For the time being the PUMA Ocean Racing team is in rest and relax mode. Some time soon though we will start back up and either get the band back together for another run or disperse and look into the crystal ball at our futures. Choices to be made, but for now, the main choice is whether to bump and run with a nine iron or flop shot with a 60 degree wedge. The nine iron is usually the safer bet.

But like all choices, it depends on the lie.

PUMA Ocean Racing
Volvo Ocean Race

Wednesday, 15 July 2009

Kiwi OK Sailor wins Gold at Kiel Week, Germany

by OK dinghy media

Kiwi Greg Wilcox has won the Gold medal and takes out the International Classes section of Kieler Woche, sailing in the OK Class. Greg joins an elite group of talented Kiwi sailors who have achieved this feat including Dan Salter and Rick Dodson.

Conditions suited Wilcox in the second week of Kiel, with a mix bag with one windy day, similar to Greg's home Wellington, where he learned his experince in the rougher water.

As in most big regatta there was a bit of controversy, where in one race most of the fleet sailed the wrong way around a replacement mark. Greg being well versed with the rules soon put the matter right in the appropriate method.

The OK Class is the most successful International class in New Zealand with 10 World Champions and the current World Champion being Wellington's Karl Purdie.

New Zealand hope to build on this success when they host the 2010 OK World Championships sailed out of RPNYC in Wellington, February 4 to 12th.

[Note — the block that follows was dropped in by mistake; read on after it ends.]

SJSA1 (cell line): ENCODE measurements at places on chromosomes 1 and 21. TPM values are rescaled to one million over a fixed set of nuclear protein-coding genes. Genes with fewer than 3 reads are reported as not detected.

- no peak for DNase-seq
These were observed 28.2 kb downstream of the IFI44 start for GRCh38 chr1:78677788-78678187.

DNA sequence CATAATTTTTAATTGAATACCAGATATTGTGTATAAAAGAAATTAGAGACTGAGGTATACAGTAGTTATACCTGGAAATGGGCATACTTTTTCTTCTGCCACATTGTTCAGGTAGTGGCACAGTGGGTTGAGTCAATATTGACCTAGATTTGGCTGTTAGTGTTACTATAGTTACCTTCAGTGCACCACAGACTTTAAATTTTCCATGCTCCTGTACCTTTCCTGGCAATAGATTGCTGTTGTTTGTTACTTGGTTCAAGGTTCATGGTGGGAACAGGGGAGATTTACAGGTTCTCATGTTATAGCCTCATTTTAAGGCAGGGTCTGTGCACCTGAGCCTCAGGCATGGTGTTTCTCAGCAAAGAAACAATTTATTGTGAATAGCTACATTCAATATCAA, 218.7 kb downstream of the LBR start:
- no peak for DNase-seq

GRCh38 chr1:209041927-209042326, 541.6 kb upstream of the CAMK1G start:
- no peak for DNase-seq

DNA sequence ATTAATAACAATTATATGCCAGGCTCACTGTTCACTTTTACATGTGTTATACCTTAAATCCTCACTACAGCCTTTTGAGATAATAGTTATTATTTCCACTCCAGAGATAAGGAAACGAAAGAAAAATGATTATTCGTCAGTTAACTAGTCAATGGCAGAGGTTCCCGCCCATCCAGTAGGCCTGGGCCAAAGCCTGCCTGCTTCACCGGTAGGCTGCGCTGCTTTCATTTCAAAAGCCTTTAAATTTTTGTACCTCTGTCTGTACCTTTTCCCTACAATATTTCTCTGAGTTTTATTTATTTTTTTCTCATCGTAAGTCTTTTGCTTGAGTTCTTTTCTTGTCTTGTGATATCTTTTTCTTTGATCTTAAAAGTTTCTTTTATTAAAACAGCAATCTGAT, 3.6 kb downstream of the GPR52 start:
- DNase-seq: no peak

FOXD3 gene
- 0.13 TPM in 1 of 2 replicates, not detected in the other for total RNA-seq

Wellington City Council has generously partnered the OK Class in bidding for the Worlds and hosting the regatta in the most beautiful natural harbour, right next to Te Papa and Chaffers Marina.

Note from SailRaceWin: Greg Wilcox (Port Nicholson Sails) is a regular competitor at Kieler Woche, and also won the OK Worlds at Napier a few years ago.

New Zealand OK Dinghy Association

America's Cup: Société Nautique de Genève (SNG) statement in reaction to the latest Golden Gate Yacht Club legal action

by Daphne Morgan Barnicoat

America's Cup Defender, Société Nautique de Genève (SNG), issued the following statement in reaction to the latest Golden Gate Yacht Club legal action:

"It is again a disappointment that the Golden Gate Yacht Club (GGYC) chooses to pursue its litigious strategy instead of fighting for the America's Cup on the water. It is now the fourth time the American team goes to court, this time in an attempt to prevent the SNG's legitimate right to use its yacht club rules – as prescribed in the Deed of Gift – and the ISAF rules and regulations to their full extent, as it has been the case in previous editions of the America's Cup and in any international regatta in the world. While GGYC continues to put pressure on the SNG through the New York courts, SNG continues to wait for the GGYC to provide their yacht's Custom House Registry as soon as possible, as per the Deed of Gift and the New York court decisions."